As Product Designers, we should be able to understand the context we’re working in, so we can make decisions that are well-informed and feasible, and will ultimately create a meaningful product and experience.

⸻ Welcome


A “typical” workday for me can consist of collaborating with designers, product managers, and engineers, from dailies and sprint planning to casual chats.

As a Product Designer, I handle multiple products at the same time so there’s a lot of switching around between tasks. I usually start off by gathering and analyzing all the information and help with further research for any missing pieces. Next, I create a logical, yet flexible path that I can present to the rest of the team based on user research the “discovery and strategy” phase. This includes solution concepts, priorities lists, goals, and interest diagrams.

Once that’s done, the lo-fi visual fun begins, as I start putting the pieces together to create the user flow (story -> task -> action -> result). This is followed by wireframes and conceptual mockups and testing if need. 

At the end of the day, they all stand for the same idea. That this is a never-ending loop of learning and iterating

Through all my processes, my one constant is to ask the right questions before designing.
It frames the way I approach a problem and guides me toward the appropriate UX strategy and tools going forward.

The process

Usually, I start with understanding the problem. Follow that with the exploration of ideas that could solve a problem. And ultimately this leads to discovering a solution. Once I have a solution, I get into more fidelity UI design and I put it out there to monitor it, so I can learn and feed another cycle of understanding > exploring > shipping it.

There are a lot of different shapes that illustrate this process… circles, loops, diamonds, double diamonds, spirals… But at the end of the day, they all stand for the same idea, that this is a never-ending loop of learning and iterating, design is a never-ending process.

Cross-functional collaboration is very important to how I build products at any company. Product managers and engineers are encouraged to take part in research, define requirements, brainstorm, and validate solutions. I push the engineers to take part in user interviews, it’s super important that everyone understands the problem we’re trying to solve.

Design for the ideal solution

I don’t limit my thinking based on technical constraints.
It’s good practice to explore what the best experience could be, and I use that as a conversation starter with the team. Only then do we decide and compromise if needed.


Creating a document at the beginning of the project outlining useful context, process, problem statements and links, decision logs, explorations, and next steps. Who knows, a team may pick up the project again, or find value from my research and explorations.

Reach out to other teams

This is especially important when I create something new for the company or have very little domain knowledge. I connect with colleagues and experts to get up to speed. I might even discover opportunities to help them through the project.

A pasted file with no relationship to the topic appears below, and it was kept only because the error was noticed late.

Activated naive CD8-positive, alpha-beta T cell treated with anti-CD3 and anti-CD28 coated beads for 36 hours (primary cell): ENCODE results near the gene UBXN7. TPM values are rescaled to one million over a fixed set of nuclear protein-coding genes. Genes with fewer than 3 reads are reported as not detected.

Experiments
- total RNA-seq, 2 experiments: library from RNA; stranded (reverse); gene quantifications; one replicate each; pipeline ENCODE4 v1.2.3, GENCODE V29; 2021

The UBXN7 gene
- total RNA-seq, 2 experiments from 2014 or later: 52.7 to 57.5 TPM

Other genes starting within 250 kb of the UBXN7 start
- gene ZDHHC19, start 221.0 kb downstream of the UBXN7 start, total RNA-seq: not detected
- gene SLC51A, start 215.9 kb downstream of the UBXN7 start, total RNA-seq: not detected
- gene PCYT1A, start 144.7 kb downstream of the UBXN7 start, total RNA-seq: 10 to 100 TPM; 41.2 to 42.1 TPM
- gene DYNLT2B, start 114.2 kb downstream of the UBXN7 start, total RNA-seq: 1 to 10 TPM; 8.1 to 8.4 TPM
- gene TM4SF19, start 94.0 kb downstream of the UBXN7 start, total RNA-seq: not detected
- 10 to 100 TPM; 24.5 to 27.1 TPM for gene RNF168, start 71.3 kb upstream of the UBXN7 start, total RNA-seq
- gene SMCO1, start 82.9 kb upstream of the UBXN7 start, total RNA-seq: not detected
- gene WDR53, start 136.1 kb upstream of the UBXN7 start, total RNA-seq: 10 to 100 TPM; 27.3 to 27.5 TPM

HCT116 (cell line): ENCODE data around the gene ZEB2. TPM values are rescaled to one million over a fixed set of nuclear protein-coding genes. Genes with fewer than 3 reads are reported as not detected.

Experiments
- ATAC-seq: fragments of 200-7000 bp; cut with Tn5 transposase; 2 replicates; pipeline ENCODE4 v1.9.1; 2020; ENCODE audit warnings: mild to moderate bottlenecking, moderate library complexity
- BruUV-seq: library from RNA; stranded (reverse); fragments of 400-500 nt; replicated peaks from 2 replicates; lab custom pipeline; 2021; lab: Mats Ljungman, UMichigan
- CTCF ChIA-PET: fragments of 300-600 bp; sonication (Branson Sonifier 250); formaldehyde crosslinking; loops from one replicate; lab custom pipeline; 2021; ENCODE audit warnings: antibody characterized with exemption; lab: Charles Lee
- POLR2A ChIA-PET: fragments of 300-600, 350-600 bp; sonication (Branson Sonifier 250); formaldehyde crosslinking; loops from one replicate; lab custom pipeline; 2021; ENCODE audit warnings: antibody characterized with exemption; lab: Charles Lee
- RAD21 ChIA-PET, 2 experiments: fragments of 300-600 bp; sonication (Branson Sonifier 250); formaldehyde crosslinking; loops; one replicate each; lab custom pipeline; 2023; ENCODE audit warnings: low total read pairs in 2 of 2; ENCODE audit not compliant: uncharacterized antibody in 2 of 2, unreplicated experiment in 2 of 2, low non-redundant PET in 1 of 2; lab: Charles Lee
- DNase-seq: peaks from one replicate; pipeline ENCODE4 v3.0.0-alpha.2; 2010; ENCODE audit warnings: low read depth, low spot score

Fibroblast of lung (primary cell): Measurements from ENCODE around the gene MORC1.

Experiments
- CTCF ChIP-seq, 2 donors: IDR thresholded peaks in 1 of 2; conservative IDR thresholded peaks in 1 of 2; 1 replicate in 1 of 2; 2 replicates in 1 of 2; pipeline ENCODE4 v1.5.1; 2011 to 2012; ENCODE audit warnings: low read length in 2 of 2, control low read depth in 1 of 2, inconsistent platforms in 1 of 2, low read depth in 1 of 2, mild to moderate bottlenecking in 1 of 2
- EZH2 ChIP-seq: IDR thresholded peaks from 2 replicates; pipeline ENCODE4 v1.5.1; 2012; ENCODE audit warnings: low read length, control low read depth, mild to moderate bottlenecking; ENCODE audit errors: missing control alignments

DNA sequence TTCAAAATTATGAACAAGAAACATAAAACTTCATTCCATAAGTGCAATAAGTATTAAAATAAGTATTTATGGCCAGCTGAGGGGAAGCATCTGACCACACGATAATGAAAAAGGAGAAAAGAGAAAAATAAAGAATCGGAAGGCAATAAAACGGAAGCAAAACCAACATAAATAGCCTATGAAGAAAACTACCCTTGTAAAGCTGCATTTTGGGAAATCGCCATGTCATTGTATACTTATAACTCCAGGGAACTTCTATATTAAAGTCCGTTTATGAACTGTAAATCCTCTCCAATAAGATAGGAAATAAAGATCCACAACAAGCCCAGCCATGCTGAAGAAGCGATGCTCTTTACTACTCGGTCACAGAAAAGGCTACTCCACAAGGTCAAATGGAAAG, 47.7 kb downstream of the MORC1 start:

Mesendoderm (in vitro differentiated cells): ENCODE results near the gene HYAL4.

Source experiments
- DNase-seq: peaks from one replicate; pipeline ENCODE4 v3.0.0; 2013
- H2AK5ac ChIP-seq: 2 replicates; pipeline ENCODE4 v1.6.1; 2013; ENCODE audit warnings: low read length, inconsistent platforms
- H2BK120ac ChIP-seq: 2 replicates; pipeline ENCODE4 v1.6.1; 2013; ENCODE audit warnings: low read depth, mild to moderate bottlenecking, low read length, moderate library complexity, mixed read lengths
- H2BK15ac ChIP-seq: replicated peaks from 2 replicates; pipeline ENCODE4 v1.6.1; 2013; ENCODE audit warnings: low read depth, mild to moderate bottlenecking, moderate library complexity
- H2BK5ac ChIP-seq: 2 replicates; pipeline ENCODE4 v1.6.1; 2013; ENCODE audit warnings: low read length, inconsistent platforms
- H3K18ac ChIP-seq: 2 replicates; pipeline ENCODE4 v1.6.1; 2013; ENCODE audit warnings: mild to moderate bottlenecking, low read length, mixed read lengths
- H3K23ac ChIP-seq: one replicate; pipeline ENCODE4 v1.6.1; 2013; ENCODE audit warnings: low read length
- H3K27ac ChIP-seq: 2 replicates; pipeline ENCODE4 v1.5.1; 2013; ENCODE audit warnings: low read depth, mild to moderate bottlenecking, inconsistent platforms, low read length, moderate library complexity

Share early and often

After extensive exploration, I pick two to three of my most compelling ideas and create medium-fidelity wireframes to share and get feedback on them from the rest of my team. I like sharing early because this gives me a chance to articulate my thinking process, invalidate false assumptions, and start conversations with my team.

I'm also a huge fan of finding ways to measure the success of a shipped product — whether that’s by observing user behaviour, sending surveys, analysing data, performing A/B tests, etc. It's a great way to gather valuable insights and inform product decisions.

My key principles


Aligning my strategy with company goals and roadmap and ensuring smooth collaboration between myself and anyone involved in making the project successful – product managers, researchers, developers, end users, etc.


Developing a shared understanding and knowledge of the business cases and the users from all perspectives, putting together a powerful resource for the team to learn about the problem we're solving, resulting in better solutions.


Delivering the best possible UX and UI within the constraints, like deadlines and development capacity, bringing feasible solutions to the table as opposed to beautiful but massive projects that will remain in Figma forever.


Thinking long-term where possible by investing time in improving the team process and collaboration. As a designer, I love it when there's commitment to build a modular and scalable design system to facilitate development.

Wrapping up

In some cases, products will stop evolving after their first release. With others, I’ll continue improving them using feedback and testing as primary sources, and everything else will follow.

Throughout my career, I’ve been exposed to a diverse range of business models, development processes, and design challenges. This means I’ve enriched my experience with every project and team, and have developed a natural inclination toward building complex platforms, especially when working in agile remote teams.

Understanding and applying the principles of UX design opens up more possibilities. Being flexible and adaptable no matter the team or project ensures you get the best work done.

While this routine is subject to change depending on the project size, scope, and constraints, hopefully it provides a clear picture of how I tend to work and the steps I take to deliver my designs.